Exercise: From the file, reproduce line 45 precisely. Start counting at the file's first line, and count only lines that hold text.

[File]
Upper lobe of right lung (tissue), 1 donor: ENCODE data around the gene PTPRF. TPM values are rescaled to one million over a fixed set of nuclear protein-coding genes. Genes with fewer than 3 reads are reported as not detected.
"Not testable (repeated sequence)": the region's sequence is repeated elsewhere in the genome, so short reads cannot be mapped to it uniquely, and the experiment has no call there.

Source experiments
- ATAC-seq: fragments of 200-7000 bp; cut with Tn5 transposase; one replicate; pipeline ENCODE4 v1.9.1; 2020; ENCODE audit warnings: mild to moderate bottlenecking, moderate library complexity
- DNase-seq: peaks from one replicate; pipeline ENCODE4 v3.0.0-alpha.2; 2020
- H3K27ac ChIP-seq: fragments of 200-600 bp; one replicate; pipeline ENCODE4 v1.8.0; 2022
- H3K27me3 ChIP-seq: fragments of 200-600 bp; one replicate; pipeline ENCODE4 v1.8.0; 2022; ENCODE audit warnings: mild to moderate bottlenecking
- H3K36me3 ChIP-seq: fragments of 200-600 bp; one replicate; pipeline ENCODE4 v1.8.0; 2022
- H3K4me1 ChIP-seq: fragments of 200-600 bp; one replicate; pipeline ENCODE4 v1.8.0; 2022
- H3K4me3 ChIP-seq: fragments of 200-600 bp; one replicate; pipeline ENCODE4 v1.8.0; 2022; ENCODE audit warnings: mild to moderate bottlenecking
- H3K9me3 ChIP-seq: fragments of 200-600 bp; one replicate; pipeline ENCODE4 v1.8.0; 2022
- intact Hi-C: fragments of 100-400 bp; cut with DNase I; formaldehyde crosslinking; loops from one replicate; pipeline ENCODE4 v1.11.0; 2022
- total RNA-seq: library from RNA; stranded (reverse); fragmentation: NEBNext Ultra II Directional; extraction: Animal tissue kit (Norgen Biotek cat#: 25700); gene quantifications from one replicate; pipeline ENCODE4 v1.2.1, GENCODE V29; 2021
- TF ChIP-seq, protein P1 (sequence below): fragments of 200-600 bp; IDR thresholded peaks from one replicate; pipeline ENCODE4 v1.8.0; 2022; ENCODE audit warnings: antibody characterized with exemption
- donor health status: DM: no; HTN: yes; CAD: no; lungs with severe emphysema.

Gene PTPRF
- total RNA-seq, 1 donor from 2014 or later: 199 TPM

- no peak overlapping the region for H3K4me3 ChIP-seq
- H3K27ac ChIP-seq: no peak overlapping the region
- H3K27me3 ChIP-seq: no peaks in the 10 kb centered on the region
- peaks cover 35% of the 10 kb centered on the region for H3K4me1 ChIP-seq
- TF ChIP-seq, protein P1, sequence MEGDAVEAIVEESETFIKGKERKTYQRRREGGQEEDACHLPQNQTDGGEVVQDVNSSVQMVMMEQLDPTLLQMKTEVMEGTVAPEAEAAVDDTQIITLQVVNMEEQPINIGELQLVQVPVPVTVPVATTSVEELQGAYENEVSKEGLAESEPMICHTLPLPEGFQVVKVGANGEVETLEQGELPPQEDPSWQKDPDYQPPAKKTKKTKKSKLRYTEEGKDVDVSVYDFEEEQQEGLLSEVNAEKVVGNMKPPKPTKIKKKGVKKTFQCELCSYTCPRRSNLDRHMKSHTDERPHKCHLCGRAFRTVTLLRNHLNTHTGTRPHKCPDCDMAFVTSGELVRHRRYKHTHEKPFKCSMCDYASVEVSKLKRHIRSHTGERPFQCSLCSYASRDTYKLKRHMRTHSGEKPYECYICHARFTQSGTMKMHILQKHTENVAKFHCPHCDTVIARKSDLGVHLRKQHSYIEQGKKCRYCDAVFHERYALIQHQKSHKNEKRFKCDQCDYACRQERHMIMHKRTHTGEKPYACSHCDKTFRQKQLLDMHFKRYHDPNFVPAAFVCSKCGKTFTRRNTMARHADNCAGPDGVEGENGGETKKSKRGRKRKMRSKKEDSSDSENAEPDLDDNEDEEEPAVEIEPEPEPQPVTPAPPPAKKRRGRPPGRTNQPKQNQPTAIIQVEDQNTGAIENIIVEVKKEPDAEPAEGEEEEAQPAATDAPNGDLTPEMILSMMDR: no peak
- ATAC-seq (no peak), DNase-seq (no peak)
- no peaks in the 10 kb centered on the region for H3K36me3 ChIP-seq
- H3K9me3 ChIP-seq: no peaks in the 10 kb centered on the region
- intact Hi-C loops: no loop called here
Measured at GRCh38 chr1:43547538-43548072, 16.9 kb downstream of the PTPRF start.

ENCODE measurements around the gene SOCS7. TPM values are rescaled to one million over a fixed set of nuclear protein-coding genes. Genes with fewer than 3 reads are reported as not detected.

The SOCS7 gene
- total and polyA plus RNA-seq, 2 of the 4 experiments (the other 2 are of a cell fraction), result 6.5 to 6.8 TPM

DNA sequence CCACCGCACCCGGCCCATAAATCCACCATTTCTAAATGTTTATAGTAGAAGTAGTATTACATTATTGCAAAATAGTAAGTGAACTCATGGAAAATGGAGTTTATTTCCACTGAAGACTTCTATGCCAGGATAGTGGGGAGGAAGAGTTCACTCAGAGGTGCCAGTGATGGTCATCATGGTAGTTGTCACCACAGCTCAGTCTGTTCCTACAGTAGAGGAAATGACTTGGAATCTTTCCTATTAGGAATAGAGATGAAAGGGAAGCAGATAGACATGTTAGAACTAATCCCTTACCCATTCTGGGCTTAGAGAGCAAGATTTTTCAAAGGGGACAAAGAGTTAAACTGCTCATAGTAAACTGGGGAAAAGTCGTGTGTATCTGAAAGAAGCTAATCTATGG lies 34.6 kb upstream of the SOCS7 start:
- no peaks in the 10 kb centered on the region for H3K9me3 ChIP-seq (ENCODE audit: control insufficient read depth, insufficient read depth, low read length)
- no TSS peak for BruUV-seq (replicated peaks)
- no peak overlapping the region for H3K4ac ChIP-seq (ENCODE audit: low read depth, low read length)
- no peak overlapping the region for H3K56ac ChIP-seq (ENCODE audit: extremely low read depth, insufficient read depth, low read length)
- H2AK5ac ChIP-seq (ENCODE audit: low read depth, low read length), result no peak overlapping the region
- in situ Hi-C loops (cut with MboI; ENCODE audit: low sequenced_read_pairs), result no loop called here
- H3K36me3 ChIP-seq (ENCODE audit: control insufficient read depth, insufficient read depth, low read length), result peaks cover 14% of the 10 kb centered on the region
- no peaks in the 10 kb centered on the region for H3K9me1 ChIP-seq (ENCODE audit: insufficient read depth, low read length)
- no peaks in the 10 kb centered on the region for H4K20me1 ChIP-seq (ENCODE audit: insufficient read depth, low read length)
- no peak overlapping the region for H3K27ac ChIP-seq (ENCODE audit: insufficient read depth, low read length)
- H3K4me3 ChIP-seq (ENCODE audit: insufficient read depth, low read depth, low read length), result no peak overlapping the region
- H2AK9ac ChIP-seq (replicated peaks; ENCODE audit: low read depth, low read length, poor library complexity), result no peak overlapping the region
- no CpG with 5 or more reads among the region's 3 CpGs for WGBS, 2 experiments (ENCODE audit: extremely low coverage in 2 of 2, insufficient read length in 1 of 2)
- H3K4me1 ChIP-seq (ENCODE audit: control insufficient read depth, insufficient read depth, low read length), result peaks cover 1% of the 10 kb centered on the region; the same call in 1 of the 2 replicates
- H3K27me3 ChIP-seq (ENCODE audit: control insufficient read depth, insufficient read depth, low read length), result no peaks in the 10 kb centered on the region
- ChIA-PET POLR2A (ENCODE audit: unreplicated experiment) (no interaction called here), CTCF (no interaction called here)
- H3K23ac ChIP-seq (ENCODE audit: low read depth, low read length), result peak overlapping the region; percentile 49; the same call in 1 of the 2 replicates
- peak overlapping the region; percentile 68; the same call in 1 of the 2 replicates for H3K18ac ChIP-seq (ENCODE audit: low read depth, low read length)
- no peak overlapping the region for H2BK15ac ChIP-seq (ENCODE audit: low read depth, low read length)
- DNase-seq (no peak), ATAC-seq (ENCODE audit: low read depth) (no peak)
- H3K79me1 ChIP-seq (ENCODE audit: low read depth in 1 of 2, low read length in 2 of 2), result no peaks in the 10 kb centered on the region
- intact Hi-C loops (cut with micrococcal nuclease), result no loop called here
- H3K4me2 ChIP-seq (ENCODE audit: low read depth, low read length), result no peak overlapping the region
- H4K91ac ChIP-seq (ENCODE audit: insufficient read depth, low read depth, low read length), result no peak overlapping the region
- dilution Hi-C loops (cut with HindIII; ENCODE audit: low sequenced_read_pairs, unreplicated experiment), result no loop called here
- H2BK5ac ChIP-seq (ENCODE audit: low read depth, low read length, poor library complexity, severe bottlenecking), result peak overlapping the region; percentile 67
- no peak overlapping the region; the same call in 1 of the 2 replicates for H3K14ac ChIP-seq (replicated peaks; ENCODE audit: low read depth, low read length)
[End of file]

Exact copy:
- H3K4me1 ChIP-seq (ENCODE audit: control insufficient read depth, insufficient read depth, low read length), result peaks cover 1% of the 10 kb centered on the region; the same call in 1 of the 2 replicates